Hollow molded wings with molded D-tube & ribs & cloth covering construction.
Available in tricycle & monowheel gear.
Manufacturing & distribution rights were for sale a couple years ago .. not sure of current status.

#### Aviator168

##### Well-Known Member
Wait...

Aviator, you are in New York, so I'm assuming you are referencing U.S. rules and nomenclature. For clarification, are you trying to make this as a Part 103 ultralight (as the title says) or as an LSA (per your first post)? I'm guessing Part 103 ultralight, but wanted to make sure before we go down the wrong path with advice.

Bruce
Yes. I live in NY. I am trying to build a Part 103 UL with a fuse that is LSA capable by just swapping out the wing/engine and possibly the HS/Rudder.

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#### TFF

##### Well-Known Member
Every 103 is LSA capable. Just needs an N number and DAR inspection. No going back and forth legally.

#### Aviator168

##### Well-Known Member
Every 103 is LSA capable. Just needs an N number and DAR inspection. No going back and forth legally.
You are just saying this for argument sake. See what happens when swap a bigger engine on ZJ Viera and go to the upper LSA speed limit, or put a pax on the plane (if it would carry the extra load).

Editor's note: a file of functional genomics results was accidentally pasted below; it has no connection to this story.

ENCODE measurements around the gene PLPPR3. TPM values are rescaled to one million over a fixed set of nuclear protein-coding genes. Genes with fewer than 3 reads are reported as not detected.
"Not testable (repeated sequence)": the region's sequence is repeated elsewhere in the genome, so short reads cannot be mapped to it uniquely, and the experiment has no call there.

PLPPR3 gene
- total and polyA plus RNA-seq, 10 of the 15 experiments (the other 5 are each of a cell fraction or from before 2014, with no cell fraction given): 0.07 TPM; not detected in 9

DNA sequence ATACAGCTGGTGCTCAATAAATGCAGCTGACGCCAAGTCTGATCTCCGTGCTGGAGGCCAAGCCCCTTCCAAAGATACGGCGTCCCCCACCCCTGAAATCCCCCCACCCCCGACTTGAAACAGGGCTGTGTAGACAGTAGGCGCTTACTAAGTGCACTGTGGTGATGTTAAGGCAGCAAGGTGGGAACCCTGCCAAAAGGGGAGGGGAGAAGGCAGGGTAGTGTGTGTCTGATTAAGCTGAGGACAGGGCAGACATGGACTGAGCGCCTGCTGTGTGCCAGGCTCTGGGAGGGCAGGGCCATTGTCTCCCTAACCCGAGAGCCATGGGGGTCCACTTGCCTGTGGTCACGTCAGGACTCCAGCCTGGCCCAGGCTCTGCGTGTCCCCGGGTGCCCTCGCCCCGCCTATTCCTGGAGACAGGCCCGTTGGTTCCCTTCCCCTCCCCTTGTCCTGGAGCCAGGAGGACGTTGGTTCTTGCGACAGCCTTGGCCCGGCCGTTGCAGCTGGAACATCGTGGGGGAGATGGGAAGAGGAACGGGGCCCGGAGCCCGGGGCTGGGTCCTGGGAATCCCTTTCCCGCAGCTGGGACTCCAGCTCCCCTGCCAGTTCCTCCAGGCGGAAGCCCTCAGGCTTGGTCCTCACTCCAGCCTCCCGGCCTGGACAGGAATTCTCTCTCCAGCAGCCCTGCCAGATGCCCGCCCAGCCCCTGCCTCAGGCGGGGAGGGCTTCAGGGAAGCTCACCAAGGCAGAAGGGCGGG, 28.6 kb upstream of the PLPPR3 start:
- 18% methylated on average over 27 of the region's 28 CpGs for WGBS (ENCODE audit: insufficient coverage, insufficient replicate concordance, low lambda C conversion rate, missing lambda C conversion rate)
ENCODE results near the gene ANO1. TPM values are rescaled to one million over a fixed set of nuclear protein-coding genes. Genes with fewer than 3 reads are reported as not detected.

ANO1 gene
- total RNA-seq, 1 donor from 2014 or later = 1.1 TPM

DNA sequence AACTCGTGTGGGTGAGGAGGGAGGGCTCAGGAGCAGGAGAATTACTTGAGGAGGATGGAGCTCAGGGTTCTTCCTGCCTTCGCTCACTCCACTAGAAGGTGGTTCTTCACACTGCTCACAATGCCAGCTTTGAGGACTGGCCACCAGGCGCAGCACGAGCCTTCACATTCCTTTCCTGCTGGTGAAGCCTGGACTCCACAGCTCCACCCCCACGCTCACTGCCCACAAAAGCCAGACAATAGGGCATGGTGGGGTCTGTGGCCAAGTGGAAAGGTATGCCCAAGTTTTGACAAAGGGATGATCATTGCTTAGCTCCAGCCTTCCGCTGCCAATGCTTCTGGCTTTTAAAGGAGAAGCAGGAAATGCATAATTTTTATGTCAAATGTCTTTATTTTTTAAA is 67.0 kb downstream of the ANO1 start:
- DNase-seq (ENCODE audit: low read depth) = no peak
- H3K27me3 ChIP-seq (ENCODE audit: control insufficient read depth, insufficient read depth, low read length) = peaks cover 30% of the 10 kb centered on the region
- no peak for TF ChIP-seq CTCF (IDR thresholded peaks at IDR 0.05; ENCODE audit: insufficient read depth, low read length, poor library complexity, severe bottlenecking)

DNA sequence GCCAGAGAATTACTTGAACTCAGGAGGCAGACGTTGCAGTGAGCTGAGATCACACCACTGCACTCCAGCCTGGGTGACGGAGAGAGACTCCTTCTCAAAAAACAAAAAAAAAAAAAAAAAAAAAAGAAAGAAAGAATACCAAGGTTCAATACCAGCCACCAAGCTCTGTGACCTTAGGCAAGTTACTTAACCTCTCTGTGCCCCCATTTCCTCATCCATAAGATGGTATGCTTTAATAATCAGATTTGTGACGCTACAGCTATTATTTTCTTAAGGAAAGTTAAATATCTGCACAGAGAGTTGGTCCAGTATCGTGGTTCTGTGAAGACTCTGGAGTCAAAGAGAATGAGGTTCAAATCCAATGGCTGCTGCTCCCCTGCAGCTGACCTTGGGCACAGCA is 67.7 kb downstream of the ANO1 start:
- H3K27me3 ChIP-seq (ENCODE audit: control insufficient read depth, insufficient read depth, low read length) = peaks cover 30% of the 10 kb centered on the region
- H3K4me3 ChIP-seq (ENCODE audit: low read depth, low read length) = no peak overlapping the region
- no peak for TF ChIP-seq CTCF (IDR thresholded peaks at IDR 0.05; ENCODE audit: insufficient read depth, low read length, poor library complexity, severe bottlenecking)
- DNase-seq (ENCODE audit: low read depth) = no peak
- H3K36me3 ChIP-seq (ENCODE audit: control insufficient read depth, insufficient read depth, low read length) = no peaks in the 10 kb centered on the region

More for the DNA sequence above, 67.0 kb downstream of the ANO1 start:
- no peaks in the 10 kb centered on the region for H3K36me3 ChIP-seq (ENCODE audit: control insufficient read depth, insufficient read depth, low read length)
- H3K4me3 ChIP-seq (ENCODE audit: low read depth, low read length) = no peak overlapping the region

#### Aviator168

##### Well-Known Member
There is no ELSA (Experimental Light Sport Airplane) category of Homebuilt registration since 2008 or 2010.
Only Experimental-Amateur Built. It can qualify as LSA but not registered as such.
OK. Can sports pilots fly it then?

#### saini flyer

##### Well-Known Member
Not in composite but Brian Carpenter is doing something similar to your goal with EMG-6.
EMG6

Yes. I live in NY. I am trying to build a Part 103 UL with a fuse that is LSA capable by just swapping out the wing/engine and possibly the HS/Rudder.

##### Well-Known Member

The longer answer... well, then you'd have to start paying my salary ;-)

#### Aviator168

##### Well-Known Member
Not in composite but Brian Carpenter is doing something similar to your goal with EMG-6.
EMG6
If more people can think along this idea, it would eventually give current LSA manufacturers and the FAA a headache. You are talking about a kit plane maker that don't have deal with the 51% rule. That was actually the idea.